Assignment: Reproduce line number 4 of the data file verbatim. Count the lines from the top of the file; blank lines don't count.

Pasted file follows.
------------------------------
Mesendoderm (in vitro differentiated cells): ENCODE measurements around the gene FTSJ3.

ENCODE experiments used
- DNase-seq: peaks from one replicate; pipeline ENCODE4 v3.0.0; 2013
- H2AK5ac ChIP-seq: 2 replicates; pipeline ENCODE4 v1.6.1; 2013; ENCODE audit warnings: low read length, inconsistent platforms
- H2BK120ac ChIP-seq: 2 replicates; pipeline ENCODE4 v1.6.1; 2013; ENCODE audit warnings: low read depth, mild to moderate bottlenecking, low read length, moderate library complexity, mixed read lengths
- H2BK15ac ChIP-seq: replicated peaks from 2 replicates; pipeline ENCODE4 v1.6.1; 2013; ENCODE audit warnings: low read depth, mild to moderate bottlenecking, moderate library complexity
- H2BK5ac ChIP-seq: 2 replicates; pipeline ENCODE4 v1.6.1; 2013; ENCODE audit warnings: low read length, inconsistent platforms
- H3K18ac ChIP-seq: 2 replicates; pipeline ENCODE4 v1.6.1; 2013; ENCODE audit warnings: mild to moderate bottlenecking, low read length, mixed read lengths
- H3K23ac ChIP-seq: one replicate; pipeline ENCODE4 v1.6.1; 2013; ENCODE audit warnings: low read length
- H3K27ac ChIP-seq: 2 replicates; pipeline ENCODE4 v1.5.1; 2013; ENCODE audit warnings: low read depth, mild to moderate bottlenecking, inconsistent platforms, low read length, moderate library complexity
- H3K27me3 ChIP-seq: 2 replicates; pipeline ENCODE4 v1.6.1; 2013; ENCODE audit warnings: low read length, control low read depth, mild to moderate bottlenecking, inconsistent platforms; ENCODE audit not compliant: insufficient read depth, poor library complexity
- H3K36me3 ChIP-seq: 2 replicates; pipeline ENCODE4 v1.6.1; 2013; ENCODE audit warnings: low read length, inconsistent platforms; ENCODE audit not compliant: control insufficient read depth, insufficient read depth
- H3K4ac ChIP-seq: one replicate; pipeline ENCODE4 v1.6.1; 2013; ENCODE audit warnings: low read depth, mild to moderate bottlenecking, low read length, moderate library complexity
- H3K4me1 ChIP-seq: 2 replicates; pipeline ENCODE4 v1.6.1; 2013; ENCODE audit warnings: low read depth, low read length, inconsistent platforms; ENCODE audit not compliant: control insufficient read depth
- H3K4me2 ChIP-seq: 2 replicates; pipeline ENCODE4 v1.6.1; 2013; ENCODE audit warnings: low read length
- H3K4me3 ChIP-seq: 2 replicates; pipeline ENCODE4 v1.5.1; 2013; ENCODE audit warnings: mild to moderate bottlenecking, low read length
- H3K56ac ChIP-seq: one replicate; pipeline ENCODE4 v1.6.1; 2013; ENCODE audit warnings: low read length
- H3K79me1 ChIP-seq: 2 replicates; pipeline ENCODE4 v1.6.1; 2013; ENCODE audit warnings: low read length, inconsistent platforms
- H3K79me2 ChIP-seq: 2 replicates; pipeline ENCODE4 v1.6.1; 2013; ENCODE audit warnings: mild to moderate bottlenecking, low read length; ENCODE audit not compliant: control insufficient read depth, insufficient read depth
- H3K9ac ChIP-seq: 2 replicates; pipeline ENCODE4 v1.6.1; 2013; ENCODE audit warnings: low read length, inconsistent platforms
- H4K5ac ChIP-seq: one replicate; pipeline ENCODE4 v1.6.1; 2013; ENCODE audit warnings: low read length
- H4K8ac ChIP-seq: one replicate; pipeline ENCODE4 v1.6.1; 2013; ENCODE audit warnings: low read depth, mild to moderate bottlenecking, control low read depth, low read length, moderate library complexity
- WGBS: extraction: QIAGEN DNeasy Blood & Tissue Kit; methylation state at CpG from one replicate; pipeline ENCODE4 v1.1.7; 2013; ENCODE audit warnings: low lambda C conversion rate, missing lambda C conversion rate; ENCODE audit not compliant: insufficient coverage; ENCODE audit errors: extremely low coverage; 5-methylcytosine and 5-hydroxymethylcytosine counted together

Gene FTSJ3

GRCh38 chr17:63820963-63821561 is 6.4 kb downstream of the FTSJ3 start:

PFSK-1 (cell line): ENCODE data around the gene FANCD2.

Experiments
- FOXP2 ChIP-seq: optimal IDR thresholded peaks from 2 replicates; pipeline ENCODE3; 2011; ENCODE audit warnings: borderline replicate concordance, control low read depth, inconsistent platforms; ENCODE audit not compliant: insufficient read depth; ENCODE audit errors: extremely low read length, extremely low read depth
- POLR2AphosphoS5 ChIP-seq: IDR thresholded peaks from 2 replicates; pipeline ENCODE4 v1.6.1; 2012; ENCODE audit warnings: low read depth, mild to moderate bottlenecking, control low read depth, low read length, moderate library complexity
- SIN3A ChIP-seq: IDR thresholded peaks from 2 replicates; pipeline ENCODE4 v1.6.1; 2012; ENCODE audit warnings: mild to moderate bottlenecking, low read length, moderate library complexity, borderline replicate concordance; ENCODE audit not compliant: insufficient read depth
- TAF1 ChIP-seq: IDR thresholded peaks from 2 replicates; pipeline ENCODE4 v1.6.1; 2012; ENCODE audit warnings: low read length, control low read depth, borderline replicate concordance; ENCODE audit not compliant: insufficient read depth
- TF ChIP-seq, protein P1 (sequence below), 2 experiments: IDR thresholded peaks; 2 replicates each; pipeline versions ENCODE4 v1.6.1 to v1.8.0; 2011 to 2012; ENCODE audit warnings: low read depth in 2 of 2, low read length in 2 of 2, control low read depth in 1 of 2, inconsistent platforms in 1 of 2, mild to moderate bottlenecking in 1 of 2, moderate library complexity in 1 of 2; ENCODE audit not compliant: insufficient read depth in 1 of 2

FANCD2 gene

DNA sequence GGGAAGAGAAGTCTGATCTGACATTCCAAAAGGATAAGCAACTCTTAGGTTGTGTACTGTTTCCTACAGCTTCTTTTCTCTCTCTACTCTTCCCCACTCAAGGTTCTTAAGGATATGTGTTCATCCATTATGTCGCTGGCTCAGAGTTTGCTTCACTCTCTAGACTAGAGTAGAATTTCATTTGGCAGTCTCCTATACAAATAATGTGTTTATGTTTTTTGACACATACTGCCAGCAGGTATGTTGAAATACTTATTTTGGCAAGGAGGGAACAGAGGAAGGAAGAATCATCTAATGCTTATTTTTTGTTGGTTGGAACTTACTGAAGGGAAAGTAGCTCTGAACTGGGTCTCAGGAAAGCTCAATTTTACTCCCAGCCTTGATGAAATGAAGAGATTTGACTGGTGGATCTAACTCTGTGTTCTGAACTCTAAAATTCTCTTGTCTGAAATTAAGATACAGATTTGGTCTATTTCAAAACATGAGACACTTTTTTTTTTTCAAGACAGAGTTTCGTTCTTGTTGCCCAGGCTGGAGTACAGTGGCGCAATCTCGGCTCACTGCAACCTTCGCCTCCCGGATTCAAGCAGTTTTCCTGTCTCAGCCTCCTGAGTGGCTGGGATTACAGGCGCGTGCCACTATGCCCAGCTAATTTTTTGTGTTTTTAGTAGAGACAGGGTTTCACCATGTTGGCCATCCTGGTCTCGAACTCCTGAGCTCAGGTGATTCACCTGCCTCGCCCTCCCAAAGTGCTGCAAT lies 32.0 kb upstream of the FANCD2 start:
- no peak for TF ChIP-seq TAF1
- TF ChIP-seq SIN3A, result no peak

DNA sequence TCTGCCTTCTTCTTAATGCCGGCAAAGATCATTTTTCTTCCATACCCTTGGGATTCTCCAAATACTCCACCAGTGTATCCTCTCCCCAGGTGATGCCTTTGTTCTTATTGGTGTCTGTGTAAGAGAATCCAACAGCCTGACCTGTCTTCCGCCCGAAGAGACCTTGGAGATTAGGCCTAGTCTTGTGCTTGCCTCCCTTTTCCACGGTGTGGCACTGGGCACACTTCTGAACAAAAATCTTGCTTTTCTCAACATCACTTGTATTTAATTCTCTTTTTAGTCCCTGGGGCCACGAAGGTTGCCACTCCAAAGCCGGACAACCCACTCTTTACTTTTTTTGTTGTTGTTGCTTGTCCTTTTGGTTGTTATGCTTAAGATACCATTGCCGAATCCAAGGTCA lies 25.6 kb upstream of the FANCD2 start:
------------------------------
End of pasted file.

- H2AK5ac ChIP-seq: 2 replicates; pipeline ENCODE4 v1.6.1; 2013; ENCODE audit warnings: low read length, inconsistent platforms